Queensland Chief Health Officer (CHO) Jeannette Young has warned unvaccinated grandparents not to go “anywhere near” their grandchildren as the CCP virus Delta variant spreads to four schools in the Australian state.
This comes as Queensland recorded 16 new COVID-19 cases on Tuesday, all linked to a cluster at Indooroopilly High School in the state’s capital city, Brisbane.
One of the new cases was another student at Indooroopilly High School, two at Brisbane Grammar School, two at Brisbane Girl’s Grammar School, three at Iron Side State School, five household family members connected to the new cases, and one neighbour of one of the known cases.
“If you’re a grandparent of one of these kids, one of these households, and you haven’t been vaccinated, please don’t go anywhere near your grandkids,” Young told reporters on Tuesday.
Young is also concerned that authorities have not yet been able to trace the outbreak to its source.
“We know the very first two cases that arrived into Queensland on the 29th of June, but I don’t know how it’s got from either of those two people to the first family in that Indooroopilly, Taringa area,” she said.
The state’s CHO also said that while she wished to vaccinate every teacher, there weren’t enough vaccine doses, but she urged any teacher of the age of 60 to get the AstraZeneca jab. “Younger teachers need to go and make that decision with their GP,” she added.
A view of Indooroopilly State High School in Brisbane, Friday, July 30, 2021. (AAP Image/Dan Peled)
The Indooroopilly High School cluster has now grown to 47, with over 4,000 people now directed by the CHO to quarantine at home as a result.
Queensland Deputy Premier Steven Miles reminded residents of their legal obligation to remain at their homes if the CHO has directed them to do so.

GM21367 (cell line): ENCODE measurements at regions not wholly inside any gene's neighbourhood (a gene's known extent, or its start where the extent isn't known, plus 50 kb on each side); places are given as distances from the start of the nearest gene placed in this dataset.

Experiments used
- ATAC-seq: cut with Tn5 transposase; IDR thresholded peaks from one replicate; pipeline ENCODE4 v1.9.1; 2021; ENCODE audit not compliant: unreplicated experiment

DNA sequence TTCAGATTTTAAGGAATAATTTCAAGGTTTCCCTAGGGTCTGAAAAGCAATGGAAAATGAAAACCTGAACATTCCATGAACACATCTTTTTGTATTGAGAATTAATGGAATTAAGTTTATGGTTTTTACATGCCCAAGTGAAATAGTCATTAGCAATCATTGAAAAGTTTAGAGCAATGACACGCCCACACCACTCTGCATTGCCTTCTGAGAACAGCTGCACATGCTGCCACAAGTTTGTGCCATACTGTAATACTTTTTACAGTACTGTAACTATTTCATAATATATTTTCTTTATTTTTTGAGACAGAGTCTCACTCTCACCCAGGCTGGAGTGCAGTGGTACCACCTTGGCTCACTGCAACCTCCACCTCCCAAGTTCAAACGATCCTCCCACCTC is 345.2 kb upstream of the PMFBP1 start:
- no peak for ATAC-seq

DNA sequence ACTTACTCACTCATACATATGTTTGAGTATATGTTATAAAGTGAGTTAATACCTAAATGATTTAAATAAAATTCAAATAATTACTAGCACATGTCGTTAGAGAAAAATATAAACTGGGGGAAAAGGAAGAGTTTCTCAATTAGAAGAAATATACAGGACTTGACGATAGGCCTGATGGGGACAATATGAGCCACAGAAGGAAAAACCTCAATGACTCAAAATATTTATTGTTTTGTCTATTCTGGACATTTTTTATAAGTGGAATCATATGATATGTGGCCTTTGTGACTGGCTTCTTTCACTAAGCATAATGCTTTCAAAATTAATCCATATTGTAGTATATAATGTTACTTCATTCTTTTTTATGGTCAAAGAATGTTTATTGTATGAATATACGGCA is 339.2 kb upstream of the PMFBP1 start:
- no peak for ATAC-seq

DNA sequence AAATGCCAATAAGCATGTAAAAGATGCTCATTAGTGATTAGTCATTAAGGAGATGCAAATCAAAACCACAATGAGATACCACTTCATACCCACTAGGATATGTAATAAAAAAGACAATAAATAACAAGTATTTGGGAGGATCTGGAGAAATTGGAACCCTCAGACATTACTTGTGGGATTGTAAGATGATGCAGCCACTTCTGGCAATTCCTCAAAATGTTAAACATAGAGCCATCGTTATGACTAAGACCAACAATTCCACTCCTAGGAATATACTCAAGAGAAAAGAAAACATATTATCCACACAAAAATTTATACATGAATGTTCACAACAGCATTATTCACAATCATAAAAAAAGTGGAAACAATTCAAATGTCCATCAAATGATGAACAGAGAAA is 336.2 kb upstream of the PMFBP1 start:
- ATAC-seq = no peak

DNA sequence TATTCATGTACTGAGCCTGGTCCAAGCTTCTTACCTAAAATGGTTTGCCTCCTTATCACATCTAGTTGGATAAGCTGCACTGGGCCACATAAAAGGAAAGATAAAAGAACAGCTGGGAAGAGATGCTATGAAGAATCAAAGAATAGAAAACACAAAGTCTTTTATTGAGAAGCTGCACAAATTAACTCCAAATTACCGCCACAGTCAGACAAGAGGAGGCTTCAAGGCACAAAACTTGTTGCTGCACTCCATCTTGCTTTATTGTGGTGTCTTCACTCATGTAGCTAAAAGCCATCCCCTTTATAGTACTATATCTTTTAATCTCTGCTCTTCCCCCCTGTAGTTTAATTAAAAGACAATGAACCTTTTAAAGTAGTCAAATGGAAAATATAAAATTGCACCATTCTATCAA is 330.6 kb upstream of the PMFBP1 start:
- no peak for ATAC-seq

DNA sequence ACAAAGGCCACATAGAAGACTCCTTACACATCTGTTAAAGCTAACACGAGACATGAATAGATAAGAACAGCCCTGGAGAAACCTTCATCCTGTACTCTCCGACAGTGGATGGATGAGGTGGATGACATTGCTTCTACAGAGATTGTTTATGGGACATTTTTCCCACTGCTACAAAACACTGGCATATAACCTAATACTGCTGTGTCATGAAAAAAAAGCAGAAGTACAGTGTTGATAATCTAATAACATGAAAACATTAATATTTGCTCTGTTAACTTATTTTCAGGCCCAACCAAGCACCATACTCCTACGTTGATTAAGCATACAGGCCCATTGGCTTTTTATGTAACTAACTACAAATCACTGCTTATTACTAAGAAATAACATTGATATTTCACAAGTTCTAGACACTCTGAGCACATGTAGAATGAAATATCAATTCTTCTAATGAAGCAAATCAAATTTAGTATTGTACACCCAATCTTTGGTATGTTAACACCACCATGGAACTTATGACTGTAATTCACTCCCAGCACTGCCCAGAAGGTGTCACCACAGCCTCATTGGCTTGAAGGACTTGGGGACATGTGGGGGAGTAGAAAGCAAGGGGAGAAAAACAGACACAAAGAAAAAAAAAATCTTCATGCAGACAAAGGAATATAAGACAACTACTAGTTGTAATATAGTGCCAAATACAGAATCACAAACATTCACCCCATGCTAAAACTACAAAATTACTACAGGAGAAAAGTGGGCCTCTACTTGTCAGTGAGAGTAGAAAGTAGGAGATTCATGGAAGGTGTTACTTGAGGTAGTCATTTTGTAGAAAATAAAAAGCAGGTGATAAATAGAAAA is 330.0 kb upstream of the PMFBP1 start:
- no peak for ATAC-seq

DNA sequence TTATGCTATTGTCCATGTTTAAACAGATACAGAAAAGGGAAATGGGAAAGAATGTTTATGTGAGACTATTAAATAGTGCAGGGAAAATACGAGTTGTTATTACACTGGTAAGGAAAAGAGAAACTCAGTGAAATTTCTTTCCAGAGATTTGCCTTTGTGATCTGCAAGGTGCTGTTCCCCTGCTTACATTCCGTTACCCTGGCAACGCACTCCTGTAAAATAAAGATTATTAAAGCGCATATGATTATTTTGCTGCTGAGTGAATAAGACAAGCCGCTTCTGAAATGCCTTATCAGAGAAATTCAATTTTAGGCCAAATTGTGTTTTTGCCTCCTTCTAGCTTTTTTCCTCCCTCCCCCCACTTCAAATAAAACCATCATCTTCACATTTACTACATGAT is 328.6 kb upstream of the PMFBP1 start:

“While all of us in the southeast (of Queensland) have to stay home, those who are subject to home quarantine directions are legally required to stay home,” Miles said.
“They cannot leave home except in an emergency or to get a test.”
Outlining the rules of home quarantine, Miles said people under these directions could not leave their residences unless it is to seek essential medical care, avoid injury or illness, escape the risk of harm, or to get tested for COVID-19, the disease caused by the CCP (Chinese Communist Party) virus.
People who are subject to home quarantine directives who need supplies or assistance can contact the Community Recovery Hotline on 1800 173 349.
Queensland Health Minister Yvette D’Ath said, “The message this time, for this lockdown, is simple: don’t ask yourself ‘Can I go out?’ ask yourself ‘Should I go out?’” D’Ath said. “‘Is the reason I’m leaving my home so important it is worth risking an extension to the lockdown?’”
The Queensland government on Monday urged people to reconsider the need to attend work, even if they had done so during previous lockdowns.
Home learning is in place for Queensland state schools from Tuesday until the end of the week, with private schools having similar arrangements, Miles said on Monday. “This is the first time that we’ve seen an outbreak like this one, spreading in schools amongst students, teachers, and parents,” he said.
“It will likely see thousands of people subject to home quarantine directions,” he added.